Review: DungeonBuilder

I’m an unusual gamer in that I do most of my gaming online. I live out in the sticks of rural Florida so I can’t really find a real life group. I’ve come to prefer playing online for a few reasons other than that, but nonetheless, when I talk about tabletop games I often have to consider that I’m talking to people who play on tabletops. I often play through some fairly quirky methods. My current favorite is using Google Documents to “write the game” with players (with Invisible Castle for rolls). I also sometimes play using Skype and Gametable/Virtual Daivve. The latter, along with Maptools, is one of the more common methods for playing online, as the program provides dice and maps for your use.

Enter DungeonBuilder into this area. The two pieces of software I’ve linked above are free, but there are pay alternatives that offer a bit more pizzaz, such as Fantasy Ground, and Wizard’s own Virtual Tabletop (though the latter is currently a feature of a D&D Insider subscription, so if you want to play with it you have to pick up the entire package). DungeonBuilder is a browser-based digital tabletop alternative that is purchased by subscription. DungeonBuilder costs $19.99 for a yearly subscription for a GM and $8.99 for a player. Though this is a “launch special” so I’ve no idea how long it will last. The prices seem decent for what you get right now – I’m not sure whether I’d endorse raising them unless more features get rolled out or the webapp gets cleaned up some. While it is a useful program, it could use touching up.

Players and GMs have separate account types because GMs have added functionality in their accounts (they can actually build and schedule game sessions) while players can only make characters, join games and post to the forums and so on. Dividing the accounts makes it more affordable for groups to purchase since they’ll only ever need one GM account. Right now though you can only buy with Paypal or by sending the DungeonBuilder people a check, which is probably going to be a turn-off for some folks.

DungeonBuilder allows you to build maps in its main overall interface, which you can invite players into. It has about everything you’d expect the stock, average gametable-style program to have, including a text chat, mapping interface and dice rolling, and character tracking. Dungeonbuilder can be run from practically anything that can use HTML5 including iPads, tablets and smartphones (though running the app from your browser in a smartphone will make you crushingly aware of your screen size). Everything is done from the browser, whether making maps or hosting games.

During games DungeonBuilder offers a built-in way to communicate using a fairly small text chat that you can’t seem to change the size of. The chat logs the text put in it, and allows you to roll dice there, delete messages, and use text colors and other BBCode. It reminds me a lot of the text boxes used to post in forums, but smaller. It’s better than the text chat in the freeware Gametable/Virtual Daivve by a longshot, but it’s not exactly optimal due to its somewhat cramped dimensions. I suggest using Skype or something like it, whether you want to do text or not (Skype’s text chat is pretty great even if you don’t want voice/video).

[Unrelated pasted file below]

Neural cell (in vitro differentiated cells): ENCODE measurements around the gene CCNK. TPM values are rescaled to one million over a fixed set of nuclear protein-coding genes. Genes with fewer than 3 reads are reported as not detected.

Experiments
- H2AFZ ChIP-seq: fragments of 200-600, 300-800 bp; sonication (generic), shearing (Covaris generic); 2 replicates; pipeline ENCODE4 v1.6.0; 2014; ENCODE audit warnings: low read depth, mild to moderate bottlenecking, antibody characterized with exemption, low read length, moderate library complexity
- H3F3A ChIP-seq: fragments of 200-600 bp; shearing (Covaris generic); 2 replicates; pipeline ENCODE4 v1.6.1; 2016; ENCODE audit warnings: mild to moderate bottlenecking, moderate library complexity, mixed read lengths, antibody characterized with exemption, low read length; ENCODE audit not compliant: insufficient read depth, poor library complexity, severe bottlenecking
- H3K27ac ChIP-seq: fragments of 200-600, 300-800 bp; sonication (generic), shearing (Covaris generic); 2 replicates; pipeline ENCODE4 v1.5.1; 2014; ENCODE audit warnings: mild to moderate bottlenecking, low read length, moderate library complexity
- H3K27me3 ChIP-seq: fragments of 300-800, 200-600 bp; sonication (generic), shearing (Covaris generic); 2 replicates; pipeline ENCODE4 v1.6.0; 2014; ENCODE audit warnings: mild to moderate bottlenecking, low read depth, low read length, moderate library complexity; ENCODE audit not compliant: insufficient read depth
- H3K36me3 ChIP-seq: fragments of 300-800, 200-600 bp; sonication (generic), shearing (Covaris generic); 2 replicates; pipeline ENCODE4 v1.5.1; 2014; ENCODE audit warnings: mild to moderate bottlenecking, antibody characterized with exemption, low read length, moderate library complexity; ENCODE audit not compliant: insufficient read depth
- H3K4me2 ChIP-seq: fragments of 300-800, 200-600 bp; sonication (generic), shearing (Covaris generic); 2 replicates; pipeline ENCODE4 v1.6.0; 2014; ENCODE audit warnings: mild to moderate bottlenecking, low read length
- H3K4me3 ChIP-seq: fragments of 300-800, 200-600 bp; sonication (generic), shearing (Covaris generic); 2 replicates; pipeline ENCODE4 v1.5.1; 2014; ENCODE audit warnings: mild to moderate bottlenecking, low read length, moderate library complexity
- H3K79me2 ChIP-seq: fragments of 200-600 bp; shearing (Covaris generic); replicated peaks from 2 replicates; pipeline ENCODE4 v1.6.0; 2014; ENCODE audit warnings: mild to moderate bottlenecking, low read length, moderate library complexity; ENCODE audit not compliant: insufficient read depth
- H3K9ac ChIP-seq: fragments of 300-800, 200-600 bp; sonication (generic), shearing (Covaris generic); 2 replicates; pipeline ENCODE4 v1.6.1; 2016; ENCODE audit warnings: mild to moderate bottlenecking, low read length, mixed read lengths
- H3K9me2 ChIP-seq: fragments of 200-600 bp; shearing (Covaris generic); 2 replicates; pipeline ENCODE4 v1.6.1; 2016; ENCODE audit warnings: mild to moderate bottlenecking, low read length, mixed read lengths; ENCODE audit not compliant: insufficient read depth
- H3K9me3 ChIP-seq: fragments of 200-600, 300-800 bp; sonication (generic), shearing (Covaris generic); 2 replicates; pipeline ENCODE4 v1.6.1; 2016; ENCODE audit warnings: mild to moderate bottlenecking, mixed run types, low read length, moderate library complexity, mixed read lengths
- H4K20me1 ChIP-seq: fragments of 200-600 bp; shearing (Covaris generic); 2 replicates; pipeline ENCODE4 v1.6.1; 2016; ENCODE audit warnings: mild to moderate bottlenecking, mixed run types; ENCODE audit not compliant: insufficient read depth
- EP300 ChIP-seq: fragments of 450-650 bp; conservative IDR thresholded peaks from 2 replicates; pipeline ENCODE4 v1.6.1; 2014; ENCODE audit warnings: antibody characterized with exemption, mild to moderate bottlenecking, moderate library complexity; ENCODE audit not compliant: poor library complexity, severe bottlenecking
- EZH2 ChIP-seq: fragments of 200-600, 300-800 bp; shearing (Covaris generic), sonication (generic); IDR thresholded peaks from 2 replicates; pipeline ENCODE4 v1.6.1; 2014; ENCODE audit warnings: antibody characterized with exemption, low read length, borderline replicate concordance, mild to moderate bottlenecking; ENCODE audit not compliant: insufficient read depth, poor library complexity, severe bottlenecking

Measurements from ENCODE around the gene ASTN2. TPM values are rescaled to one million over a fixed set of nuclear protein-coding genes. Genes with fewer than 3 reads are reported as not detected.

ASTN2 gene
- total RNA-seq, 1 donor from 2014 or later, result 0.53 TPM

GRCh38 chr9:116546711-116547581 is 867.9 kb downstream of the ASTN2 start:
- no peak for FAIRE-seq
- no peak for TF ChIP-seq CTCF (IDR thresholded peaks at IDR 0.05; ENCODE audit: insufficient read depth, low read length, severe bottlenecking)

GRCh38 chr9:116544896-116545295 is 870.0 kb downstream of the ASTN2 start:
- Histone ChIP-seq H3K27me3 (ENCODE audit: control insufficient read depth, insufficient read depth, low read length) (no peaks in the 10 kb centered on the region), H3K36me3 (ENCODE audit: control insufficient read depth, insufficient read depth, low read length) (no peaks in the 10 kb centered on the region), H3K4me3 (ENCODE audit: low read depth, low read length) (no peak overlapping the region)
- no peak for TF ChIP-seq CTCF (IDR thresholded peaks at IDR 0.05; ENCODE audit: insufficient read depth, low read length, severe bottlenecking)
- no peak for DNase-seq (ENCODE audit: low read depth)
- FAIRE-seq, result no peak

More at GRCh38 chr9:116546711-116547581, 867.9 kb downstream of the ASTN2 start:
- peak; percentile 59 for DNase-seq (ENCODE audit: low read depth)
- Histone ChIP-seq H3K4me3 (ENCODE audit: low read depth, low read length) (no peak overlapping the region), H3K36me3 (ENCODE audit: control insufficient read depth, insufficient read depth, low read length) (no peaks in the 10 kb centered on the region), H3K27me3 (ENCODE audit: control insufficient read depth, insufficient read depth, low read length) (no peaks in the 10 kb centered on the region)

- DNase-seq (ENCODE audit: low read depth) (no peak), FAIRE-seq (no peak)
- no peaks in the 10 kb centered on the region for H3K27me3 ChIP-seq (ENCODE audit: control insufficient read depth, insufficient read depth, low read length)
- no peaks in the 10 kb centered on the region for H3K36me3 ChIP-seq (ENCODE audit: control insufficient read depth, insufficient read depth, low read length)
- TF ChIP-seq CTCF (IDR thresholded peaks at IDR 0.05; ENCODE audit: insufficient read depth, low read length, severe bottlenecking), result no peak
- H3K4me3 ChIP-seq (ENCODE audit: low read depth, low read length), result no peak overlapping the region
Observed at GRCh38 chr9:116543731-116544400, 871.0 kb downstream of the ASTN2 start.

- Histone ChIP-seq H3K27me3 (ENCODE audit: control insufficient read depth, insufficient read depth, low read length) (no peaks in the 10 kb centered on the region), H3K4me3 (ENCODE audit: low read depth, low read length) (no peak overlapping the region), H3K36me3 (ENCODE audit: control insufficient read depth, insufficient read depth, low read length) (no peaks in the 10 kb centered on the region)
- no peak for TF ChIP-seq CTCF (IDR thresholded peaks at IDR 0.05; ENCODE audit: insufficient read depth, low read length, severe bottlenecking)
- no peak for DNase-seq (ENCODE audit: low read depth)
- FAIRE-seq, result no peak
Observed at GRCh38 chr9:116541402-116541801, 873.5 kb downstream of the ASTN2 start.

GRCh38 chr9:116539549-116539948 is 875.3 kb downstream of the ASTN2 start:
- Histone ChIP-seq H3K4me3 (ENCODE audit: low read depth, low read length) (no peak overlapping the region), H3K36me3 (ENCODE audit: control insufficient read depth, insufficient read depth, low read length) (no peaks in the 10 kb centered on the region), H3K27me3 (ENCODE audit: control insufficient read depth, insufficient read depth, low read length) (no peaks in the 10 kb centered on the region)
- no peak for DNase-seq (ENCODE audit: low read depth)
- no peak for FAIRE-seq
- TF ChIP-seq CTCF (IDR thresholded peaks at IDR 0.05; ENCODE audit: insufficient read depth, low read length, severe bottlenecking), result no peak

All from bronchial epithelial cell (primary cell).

draaaaaawing in my skiiiin

these roooooms, they wiiiiill not seeeaal

DungeonBuilder’s main interface contains the chat, mapping tool, dice, and tabs at the bottom with characters and monsters you’ve created and saved in the web app. You click on icons which produce a variety of shaped boxes which you can link together into simple dungeons. You can also upload your own images that will become the background of the map. I uploaded a map to use it in this manner but saw some distortion – and then it just up and disappeared when I clicked the “grid” button to try to overlay the mapping grid on the background. So bring your own grids on your maps, or use the game’s simple geometric shape map drawing when you play (it’s not really a problem to do so). One odd thing is that there’s no generic “line” drawing tool, only shapes and a tool to connect those shapes. This seems a strange thing to overlook in your mapper.

There’s an interface for making characters and monsters, albeit it’s only vaguely suggestive of any actual RPG systems (the character-maker has 12 attributes and AD&D classes), so it’s not a replacement for any building tools you may have, or your own gritty pencil-twisting character-making efforts. Regardless its oddness doesn’t intrude on much. You can also build your own random encounters and normal encounters, including setting the “frequency” of random encounters and when encounters are called for by the program itself.